Simulation of a 250 kW diesel fuel processor/PEM fuel cell system

Royal Military College of Canada, Kingston, Ontario, Canada
Journal of Power Sources (Impact Factor: 4.68). 01/1998; DOI: 10.1016/S0378-7753(97)02752-3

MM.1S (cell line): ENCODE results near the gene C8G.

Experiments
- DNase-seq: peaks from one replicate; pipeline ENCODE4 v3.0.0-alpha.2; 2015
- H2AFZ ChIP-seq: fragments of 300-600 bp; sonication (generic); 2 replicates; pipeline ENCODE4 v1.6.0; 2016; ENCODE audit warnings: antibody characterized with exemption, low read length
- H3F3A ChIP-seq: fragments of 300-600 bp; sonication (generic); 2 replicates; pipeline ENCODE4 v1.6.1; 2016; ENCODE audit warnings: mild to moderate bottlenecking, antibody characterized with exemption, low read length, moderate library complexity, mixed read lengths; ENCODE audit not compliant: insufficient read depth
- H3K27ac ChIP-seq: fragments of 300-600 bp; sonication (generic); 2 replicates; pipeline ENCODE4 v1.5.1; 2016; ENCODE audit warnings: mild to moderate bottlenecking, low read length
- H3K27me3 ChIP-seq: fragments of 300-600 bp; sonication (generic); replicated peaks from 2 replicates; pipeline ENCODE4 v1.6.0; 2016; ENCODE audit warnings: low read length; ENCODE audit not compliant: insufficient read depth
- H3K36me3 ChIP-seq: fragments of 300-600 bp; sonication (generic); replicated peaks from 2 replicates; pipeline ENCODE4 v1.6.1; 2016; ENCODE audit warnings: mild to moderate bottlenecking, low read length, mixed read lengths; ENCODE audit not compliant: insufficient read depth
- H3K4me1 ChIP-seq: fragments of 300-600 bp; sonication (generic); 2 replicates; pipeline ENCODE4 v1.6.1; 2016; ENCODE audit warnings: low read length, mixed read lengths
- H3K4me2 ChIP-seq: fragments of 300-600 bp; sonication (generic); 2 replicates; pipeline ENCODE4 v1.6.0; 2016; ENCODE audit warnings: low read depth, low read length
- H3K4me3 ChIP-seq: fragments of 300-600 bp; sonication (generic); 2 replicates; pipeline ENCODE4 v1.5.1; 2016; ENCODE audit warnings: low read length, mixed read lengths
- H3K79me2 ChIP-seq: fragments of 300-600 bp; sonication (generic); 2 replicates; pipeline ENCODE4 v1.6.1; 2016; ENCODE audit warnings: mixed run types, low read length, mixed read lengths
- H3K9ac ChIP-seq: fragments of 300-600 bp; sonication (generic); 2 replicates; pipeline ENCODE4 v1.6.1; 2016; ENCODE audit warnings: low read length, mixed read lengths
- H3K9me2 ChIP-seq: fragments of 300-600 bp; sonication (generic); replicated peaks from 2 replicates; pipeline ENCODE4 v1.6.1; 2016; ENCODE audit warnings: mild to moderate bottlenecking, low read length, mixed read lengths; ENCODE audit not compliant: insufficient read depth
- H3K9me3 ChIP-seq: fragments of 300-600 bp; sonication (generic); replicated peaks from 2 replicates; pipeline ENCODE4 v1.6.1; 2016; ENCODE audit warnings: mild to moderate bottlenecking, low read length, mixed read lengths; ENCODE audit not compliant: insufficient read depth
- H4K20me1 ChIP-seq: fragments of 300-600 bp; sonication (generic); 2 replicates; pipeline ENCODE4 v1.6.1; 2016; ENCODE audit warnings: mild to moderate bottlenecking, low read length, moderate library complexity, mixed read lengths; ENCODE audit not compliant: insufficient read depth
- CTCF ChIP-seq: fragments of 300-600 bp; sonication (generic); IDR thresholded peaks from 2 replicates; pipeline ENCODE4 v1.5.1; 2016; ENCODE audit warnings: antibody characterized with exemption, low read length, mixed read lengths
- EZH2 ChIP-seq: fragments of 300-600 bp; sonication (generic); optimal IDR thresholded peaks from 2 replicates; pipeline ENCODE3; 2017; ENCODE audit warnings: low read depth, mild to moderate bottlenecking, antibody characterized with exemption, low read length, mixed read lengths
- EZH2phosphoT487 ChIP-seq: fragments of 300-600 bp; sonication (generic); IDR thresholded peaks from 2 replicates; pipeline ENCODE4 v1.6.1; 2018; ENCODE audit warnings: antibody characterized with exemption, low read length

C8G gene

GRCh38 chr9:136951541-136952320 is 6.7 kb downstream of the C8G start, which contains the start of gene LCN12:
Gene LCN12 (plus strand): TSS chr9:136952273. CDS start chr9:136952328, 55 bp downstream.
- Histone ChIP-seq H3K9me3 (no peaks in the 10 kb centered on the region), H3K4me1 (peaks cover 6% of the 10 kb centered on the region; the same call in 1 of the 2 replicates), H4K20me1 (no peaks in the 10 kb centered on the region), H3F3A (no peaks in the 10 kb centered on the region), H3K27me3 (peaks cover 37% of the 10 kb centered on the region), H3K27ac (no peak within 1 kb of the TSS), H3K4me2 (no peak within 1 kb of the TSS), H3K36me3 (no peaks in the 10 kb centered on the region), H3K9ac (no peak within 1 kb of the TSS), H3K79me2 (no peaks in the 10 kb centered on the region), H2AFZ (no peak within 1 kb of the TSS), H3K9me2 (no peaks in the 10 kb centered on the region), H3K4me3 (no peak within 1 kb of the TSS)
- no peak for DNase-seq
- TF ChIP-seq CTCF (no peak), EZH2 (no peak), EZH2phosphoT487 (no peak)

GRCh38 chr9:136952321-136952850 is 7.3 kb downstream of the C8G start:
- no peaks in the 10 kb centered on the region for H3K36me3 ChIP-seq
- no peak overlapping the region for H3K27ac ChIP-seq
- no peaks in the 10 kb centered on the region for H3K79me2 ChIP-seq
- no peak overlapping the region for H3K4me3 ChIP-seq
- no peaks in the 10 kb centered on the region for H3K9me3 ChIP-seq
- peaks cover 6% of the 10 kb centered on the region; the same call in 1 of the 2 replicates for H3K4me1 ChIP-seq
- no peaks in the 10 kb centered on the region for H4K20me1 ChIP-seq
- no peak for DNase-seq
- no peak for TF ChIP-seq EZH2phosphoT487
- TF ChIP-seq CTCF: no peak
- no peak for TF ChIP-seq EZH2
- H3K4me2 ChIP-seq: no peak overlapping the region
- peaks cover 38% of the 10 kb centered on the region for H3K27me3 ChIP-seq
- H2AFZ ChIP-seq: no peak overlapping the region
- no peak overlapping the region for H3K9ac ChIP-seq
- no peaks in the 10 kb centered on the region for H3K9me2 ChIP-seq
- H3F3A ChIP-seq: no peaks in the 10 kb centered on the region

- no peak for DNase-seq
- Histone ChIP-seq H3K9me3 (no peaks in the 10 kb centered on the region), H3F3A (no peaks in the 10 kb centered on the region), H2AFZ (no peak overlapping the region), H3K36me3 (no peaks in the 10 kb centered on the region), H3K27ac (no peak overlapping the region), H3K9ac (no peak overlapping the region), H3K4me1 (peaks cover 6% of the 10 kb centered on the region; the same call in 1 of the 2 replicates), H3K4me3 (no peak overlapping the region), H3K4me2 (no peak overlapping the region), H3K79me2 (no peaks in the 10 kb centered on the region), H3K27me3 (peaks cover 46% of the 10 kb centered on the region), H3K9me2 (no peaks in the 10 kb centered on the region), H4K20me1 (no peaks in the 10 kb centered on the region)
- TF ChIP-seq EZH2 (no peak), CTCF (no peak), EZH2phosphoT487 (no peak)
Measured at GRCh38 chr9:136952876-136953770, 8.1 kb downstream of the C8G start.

ABSTRACT Polymer-electrolyte membrane (PEM) fuel cell systems offer a potential power source for utility and mobile applications. Practical fuel cell systems use fuel processors for the production of hydrogen-rich gas. Liquid fuels, such as diesel or other related fuels, are attractive options as feeds to a fuel processor. The generation of hydrogen gas for fuel cells, in most cases, becomes the crucial design issue with respect to weight and volume in these applications. Furthermore, these systems will require a gas clean-up system to insure that the fuel quality meets the demands of the cell anode. The endothermic nature of the reformer will have a significant affect on the overall system efficiency. The gas clean-up system may also significantly effect the overall heat balance. To optimize the performance of this integrated system, therefore, waste heat must be used effectively. Previously, we have concentrated on catalytic methanol-steam reforming. A model of a methanol steam reformer has been previously developed and has been used as the basis for a new, higher temperature model for liquid hydrocarbon fuels. Similarly, our fuel cell evaluation program previously led to the development of a steady-state electrochemical fuel cell model (SSEM). The hydrocarbon fuel processor model and the SSEM have now been incorporated in the development of a process simulation of a 250 kW diesel-fueled reformer/fuel cell system using a process simulator. The performance of this system has been investigated for a variety of operating conditions and a preliminary assessment of thermal integration issues has been carried out. This study demonstrates the application of a process simulation model as a design analysis tool for the development of a 250 kW fuel cell system.